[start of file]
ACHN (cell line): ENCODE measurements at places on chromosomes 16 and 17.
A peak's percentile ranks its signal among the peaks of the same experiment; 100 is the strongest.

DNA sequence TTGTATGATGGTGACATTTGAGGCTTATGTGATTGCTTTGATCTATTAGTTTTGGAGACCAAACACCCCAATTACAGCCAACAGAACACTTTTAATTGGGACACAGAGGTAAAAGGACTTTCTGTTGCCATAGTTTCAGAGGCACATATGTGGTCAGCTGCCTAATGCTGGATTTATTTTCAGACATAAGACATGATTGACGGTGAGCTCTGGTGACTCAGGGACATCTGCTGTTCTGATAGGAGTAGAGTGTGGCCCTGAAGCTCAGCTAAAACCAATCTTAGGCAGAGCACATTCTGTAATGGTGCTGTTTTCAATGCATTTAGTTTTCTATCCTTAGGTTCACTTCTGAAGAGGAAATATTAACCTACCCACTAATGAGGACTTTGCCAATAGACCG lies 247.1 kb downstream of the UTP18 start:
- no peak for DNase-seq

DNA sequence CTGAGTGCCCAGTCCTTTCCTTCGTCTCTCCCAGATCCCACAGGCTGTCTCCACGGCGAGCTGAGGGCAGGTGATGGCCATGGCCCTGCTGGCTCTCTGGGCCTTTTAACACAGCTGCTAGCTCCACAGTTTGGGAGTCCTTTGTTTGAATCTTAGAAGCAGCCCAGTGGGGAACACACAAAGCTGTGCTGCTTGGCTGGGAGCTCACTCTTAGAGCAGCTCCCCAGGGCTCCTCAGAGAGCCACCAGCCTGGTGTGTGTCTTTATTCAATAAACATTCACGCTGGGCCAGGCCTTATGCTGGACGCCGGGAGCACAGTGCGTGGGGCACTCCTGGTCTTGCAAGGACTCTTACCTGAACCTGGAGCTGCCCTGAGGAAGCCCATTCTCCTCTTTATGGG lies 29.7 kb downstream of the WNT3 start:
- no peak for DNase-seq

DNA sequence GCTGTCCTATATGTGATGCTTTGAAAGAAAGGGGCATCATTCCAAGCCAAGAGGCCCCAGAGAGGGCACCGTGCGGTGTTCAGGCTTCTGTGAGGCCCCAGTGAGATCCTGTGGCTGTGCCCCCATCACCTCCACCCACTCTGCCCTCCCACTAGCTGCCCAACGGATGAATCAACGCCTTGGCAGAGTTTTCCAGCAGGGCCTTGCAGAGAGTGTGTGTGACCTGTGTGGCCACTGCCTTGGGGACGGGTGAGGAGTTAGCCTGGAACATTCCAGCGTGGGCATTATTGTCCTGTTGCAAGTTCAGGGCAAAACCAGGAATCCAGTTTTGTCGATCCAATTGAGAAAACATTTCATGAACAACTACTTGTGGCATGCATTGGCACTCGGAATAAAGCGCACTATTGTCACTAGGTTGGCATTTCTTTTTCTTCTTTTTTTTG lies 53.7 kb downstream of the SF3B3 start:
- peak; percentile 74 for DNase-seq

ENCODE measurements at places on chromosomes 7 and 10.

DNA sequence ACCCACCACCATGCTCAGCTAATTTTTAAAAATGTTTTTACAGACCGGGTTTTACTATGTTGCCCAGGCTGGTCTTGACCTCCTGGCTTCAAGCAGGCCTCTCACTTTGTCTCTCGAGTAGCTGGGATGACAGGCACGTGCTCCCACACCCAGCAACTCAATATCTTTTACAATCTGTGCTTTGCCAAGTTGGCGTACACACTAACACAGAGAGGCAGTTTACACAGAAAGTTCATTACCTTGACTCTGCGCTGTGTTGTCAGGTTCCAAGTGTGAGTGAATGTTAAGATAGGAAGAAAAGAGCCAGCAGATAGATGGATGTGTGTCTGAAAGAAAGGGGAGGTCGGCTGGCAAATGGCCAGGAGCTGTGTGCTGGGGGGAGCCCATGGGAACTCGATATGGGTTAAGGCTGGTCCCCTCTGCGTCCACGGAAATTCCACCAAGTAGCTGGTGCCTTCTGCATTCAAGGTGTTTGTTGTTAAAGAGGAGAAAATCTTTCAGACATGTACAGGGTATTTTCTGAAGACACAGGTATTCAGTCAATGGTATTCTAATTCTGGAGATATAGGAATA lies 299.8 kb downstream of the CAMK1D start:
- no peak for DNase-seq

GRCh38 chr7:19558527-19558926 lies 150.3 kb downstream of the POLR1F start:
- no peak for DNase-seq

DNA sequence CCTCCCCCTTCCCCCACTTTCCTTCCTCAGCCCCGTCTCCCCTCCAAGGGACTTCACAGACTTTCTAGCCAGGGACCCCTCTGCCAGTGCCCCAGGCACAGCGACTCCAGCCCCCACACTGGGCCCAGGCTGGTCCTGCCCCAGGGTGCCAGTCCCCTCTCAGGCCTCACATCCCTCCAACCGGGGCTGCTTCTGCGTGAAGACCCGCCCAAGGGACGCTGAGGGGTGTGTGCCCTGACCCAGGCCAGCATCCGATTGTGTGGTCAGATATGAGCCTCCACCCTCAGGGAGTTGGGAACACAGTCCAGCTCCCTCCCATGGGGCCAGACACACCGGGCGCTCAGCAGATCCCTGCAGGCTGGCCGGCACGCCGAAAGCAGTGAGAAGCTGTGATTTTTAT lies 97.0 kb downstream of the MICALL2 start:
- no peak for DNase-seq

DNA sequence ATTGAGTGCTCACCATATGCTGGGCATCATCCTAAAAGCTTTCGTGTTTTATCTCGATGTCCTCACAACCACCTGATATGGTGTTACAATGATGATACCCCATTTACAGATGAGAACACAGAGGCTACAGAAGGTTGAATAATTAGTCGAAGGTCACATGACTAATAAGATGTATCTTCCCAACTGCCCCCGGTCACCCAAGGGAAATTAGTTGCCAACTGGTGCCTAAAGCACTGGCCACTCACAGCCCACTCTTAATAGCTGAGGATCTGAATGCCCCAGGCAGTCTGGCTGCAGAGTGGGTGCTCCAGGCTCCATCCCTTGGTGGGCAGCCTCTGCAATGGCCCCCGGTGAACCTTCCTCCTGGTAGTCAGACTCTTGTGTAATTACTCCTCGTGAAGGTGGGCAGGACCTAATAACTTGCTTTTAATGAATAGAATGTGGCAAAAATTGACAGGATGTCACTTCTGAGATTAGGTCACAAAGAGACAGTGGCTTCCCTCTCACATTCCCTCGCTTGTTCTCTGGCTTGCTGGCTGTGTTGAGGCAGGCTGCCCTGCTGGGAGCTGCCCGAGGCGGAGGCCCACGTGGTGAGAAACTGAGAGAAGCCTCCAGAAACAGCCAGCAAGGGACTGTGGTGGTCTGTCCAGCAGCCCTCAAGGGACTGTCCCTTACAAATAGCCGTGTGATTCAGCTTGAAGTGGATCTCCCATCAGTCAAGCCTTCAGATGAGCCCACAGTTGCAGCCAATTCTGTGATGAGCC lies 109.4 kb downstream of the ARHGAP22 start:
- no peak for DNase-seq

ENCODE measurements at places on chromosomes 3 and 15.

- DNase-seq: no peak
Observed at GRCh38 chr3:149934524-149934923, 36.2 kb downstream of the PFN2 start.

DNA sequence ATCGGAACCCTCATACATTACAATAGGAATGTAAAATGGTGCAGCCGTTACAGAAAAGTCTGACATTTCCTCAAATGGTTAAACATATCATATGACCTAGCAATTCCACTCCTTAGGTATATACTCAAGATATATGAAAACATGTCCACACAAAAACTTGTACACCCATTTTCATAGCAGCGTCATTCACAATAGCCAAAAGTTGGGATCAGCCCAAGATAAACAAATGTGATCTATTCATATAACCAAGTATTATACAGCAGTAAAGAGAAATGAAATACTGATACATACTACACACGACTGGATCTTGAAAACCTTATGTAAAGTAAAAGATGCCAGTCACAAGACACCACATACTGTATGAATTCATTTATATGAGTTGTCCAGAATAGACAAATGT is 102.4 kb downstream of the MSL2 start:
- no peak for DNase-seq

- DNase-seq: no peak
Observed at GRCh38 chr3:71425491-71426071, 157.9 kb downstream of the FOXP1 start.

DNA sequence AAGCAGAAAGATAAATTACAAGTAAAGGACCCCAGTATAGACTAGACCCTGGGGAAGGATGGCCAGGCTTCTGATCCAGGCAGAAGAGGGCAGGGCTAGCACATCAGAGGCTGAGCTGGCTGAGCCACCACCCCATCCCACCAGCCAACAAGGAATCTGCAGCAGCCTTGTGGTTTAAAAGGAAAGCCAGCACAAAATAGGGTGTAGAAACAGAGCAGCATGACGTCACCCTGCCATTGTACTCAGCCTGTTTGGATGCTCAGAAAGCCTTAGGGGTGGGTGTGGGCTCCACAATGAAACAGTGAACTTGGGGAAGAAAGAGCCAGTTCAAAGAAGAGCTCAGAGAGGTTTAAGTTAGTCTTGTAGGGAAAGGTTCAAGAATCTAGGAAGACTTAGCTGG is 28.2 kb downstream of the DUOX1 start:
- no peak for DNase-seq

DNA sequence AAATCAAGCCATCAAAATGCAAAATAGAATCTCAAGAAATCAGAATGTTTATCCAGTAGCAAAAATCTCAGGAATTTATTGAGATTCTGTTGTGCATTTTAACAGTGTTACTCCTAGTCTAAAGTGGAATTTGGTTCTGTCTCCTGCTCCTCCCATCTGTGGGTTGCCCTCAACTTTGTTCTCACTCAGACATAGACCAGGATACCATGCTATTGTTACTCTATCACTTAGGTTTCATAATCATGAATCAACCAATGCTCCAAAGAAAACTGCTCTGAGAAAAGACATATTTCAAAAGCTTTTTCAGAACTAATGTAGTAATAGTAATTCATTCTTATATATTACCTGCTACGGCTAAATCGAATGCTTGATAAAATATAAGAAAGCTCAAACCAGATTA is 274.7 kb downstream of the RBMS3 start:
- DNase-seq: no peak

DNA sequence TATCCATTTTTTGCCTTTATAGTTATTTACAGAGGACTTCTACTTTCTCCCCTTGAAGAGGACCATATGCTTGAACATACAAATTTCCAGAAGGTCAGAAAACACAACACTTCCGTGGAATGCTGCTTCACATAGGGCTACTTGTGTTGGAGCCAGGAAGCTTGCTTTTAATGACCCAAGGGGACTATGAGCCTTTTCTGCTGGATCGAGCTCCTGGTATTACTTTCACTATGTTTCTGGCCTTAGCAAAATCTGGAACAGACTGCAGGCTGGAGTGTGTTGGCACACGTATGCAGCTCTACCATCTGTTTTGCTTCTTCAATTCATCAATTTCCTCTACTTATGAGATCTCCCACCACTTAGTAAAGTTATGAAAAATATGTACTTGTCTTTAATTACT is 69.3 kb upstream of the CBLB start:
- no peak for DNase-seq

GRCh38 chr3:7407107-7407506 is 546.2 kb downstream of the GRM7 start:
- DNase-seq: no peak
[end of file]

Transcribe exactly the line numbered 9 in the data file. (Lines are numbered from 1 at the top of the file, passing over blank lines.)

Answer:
ENCODE measurements at places on chromosomes 7 and 10.